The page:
Cleaning up the Cleaning Industry

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January 23, 2019
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As a toll manufacturer; our role within the industry is focused mainly on the supply end of the chain, however the processes involved in the manufacture and design of products for the cleaning industry can generate various types of waste stream, all of which must be dealt with appropriately.

In the creation of liquid and especially solid powder products there is always an amount of material that cannot be recovered, which becomes waste. The hazards associated with such products can vary but industrial degreasers are often alkaline, lime-scale removers acidic and many other products usually at the very least carry irritancy classifications. Safe cleandown of production processes that generate these wastes is essential, often creating corrosive washings and solid wastes. It is often possible to recover some of these wastes for internal cleaning purposes, however this never gets rid of it all. These costs are a burden for the manufacturing industry that are hard to avoid, but it’s certainly better to handle the materials properly rather than dispose of them in an inappropriate way.

Even though many cleaning products are not classified as harmful to the aquatic environment or as human toxicants they can still cause significant harm to the environment if not disposed of properly. Bodies of water are weakly buffered by natural bicarbonates, which prevent swings in pH, however a significant quantity of an acid or an alkaline material could dramatically affect life in a lake or a river. Beyond direct corrosive effects, acidification can affect plankton, who have acid-soluble silicate bodies, decreases in plankton populations can then affect the entire dependant ecosystem. Surfactants and materials that affect the surface tension of bodies of water can affect Gerridae species (like pond skaters) who live on the surface of water, the lower surface tension causes them to sink and drown, again affecting the local food chain. Chelating agents such as EDTA are relatively persistent in the aquatic environment, over time these can mobilise insoluble heavy metals causing a build-up and toxicity in animals that consume them. Quaternary ammonium and phosphate/phosphonate based surfactants act as fertilisers and cause eutrophication in lakes and rivers, which again can cause negative effects to the aquatic life.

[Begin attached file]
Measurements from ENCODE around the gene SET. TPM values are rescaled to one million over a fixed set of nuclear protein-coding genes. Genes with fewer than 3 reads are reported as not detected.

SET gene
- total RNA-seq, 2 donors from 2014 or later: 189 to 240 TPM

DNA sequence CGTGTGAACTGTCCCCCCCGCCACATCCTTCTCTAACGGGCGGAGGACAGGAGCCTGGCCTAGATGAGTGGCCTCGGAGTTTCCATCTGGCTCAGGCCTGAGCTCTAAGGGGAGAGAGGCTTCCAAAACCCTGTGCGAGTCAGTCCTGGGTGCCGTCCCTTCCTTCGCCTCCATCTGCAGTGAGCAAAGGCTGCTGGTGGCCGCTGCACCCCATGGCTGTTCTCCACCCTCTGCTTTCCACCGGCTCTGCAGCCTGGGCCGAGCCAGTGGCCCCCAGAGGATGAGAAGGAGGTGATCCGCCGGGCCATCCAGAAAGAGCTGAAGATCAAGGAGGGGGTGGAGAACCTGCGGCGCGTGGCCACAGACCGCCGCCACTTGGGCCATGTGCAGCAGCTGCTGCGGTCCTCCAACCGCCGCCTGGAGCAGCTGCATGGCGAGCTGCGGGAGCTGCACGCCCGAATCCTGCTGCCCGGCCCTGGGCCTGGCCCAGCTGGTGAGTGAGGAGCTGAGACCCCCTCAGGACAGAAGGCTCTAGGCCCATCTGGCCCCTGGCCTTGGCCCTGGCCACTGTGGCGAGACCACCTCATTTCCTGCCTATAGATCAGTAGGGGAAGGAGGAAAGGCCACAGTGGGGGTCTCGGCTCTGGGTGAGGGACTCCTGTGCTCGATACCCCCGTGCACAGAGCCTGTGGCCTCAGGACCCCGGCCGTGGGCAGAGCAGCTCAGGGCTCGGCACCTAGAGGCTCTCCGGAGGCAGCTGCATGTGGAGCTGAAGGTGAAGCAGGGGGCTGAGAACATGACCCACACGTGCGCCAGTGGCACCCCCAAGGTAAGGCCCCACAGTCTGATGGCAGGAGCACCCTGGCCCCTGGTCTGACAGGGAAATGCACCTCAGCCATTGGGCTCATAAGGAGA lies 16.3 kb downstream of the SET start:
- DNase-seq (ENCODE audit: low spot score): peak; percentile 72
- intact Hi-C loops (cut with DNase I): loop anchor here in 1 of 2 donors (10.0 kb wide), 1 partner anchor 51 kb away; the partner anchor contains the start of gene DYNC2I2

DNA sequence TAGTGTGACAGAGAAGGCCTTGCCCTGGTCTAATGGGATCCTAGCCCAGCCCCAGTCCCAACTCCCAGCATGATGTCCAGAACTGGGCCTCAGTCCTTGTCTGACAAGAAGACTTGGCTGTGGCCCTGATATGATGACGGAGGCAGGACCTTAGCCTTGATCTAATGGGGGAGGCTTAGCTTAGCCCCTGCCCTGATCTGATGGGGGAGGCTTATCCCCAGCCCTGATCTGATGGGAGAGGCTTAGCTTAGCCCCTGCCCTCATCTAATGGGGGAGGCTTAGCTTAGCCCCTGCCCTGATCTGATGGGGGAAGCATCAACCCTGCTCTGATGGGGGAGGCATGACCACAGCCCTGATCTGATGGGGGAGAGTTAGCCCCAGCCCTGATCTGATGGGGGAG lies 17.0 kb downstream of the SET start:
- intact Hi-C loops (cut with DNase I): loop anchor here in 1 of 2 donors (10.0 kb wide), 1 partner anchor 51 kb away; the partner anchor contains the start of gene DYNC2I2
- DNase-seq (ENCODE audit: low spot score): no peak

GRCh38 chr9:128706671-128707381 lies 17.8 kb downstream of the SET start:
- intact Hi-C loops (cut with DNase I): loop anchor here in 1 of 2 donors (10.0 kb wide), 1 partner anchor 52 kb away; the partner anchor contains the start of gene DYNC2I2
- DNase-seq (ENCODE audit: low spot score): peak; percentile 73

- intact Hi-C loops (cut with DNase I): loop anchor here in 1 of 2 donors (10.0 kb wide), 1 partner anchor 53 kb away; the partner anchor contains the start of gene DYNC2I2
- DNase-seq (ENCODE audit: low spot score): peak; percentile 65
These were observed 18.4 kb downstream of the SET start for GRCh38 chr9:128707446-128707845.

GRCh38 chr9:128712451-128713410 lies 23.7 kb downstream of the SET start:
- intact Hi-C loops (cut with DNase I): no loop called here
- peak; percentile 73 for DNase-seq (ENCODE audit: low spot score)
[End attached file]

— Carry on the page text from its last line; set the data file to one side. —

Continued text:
There is a responsibility on all within the industry, especially those who generate such waste to ensure that once a material enters the drainage system it does not cause the waste water processing plant difficulties. Treatment plants remove solids, sludges, filter out various contaminants and remove nutrient containing components via biological treatment, however some dissolved components will still make it through into the environment. Product and concentrated wastes should be dealt with by a licenced waste contractor with only the most dilute and minimised loadings ever reaching the drainage system, and never directly onto land or into the environment.

Obviously some material will enter the drains. There is a considerable fraction of the public who now actively look for “green” and “environmentally friendly” products. Whilst there is no fixed definition for what a “green” or environmentally friendly” material is and a lot of mis-information and mis-understanding on the matter the mandate for change is definitely there.

Everyone in the chain from formulators to manufacturers to commercial and domestic users have a part to play. For a long time the chemical industry has had a label of being dirty and polluting and generally does not enjoy much of a positive public image, Grotech Production Ltd have worked on this and as a result won awards for our contribution in waste and caring for the environment. Currently shortlisted for the 2019 Business Awards in February.

Grotech Production Ltd

01405761746                    www.grotechproduction.co.uk                 theresa@grotechproduction.co.uk

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